after much reading, here and on other low-histamine sites, i have an appointment with my awesome allergist/plastic surgeon. he is THE most open-minded physician i have ever consulted, and a lovely human being. not-so-tall (arabic origin) dark, handsome, a listener, 🙂 .
i will ask for a tryptase test and report if it’s abnormal here. my question for today is this: i’ve been having severe leg and foot cramps at night. i used to read that low magnesium was one cause of these, but taking magnesium simply made them worse. (they come and go; for months at a time i don’t have any).
now i read that low potassium is involved. since i have cut out bananas and oranges as good potassium sources, i find that only broccoli is on the high K side of things i can now eat. and i’m certainly not going to eat broccoli daily. these cramps are really awful, so if anyone has suggestions, i’m all ears. thanks
Good luck with your allergist! I look forward to finding out what you learn.
Here’s a list of foods high in vitamin K: http://nutritiondata.self.com/foods-000104000000000000000-w.html. Looks like kale, collards, beet greens and lamb are all good options. Salt substitute is high in potassium, too.
Re magnesium. Have you tried magnesium oil mixed with jojoba oil or mixed in with some other non oily oil?
Apparently magnesium is best taken topically. I use this combo all the time instead of orally and it works like a charm.
Thanks for the suggestion, Julia. I react to many oils applied topically, so this isn’t an option for me right now. I do take epsom salt baths, which sometimes seem to help.
I also had cramps in the legs from time to time. I tried Magnesium in natural form. Same for other minerals and vitamins that are important when having problems with histamines. Natural actually meaning natural here i.e. I ate lots of bananas and oatmeal and other stuff like sunflower seeds and pumpkin seeds, flax seed etc. Much better than all the “natural” vitamin mixes or other crap people just try to sell you for a steep price tag.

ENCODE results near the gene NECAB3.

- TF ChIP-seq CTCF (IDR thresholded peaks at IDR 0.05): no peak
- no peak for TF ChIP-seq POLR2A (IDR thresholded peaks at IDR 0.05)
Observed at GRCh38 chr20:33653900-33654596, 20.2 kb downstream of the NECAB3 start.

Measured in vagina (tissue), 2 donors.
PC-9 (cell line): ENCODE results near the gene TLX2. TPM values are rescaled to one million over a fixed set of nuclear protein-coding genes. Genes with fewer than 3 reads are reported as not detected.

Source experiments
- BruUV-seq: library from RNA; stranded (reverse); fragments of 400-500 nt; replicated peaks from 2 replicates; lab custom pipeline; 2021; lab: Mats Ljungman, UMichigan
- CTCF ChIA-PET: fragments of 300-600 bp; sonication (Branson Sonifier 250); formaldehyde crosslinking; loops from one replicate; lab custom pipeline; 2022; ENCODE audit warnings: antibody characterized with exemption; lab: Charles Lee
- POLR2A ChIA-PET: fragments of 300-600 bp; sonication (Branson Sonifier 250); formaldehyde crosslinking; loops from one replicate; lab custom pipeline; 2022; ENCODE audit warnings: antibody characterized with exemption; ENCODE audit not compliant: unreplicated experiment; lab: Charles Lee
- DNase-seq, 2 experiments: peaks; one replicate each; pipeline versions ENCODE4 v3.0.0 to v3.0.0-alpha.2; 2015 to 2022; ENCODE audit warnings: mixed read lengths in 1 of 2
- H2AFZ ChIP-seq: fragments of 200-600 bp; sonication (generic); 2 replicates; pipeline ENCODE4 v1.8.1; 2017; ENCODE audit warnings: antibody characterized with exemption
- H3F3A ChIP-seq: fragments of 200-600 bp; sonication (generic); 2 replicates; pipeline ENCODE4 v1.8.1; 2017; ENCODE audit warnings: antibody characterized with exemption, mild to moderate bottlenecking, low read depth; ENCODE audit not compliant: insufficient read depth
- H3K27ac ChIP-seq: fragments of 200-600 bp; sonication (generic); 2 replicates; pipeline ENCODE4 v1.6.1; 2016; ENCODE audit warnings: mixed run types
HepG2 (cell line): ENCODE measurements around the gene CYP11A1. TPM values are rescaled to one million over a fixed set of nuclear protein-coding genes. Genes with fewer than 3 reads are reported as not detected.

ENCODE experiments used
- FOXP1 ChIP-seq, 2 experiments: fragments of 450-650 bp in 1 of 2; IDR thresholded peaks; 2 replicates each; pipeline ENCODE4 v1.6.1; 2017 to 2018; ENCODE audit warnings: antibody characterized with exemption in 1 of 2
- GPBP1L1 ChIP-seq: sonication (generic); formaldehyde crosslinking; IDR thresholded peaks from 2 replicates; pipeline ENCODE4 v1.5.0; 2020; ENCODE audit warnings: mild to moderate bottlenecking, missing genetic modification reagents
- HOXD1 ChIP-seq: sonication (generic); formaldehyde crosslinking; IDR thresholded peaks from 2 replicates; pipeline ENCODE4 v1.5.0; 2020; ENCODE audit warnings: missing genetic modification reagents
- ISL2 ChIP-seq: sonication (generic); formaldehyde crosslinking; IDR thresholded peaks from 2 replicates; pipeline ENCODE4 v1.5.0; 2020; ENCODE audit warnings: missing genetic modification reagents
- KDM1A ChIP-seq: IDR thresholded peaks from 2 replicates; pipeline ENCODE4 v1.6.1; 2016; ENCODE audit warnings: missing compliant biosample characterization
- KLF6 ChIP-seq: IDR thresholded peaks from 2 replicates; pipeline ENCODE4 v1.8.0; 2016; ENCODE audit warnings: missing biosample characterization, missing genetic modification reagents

Alex, I’m glad magnesium has helped you. I’ve been taking it for nearly three years and still have good results with it.
Really pleased for you that you are feeling better. Did you test low on this enzyme level? What does your neurologist say about your progress on the supplement? Are you still taking other supplements (magnesium, etc.?)
Thanks! There’s a blood test for DAO, but it is considered unreliable, both because there isn’t a solidly established range and because the amount of DAO in the blood may be very different than that in the gut, where it’s used. My genetic testing did confirm that I very likely have low DAO levels. The easiest way to test whether you may have low DAO production it is to try the supplement and see if it works.
I saw my neurologist right before I hit on my current dose of DAO. He was interested in seeing what developed, but he doesn’t yet know how much better I’m doing. I’ll see him again in a few weeks.
I’m still taking 840 mg of magnesium daily and 12 mg of cyproheptadine. I will try dropping the cyproheptadine when my diet is more varied.
One of the side effects of this drug is blurry vision. Did you get this? I got it when taking this particular drug and now I have cataracts. I’m wondering if the cyproheptadene had something to do with the cataracts. Maybe it initiated it.? There is an article put out in a magzzine called Wise Traditions on drugs and how they can deplete nutrient levels in the body. I believe this is what happens when one gets cataracts after taking certain drugs. Thanks for your wonderful blog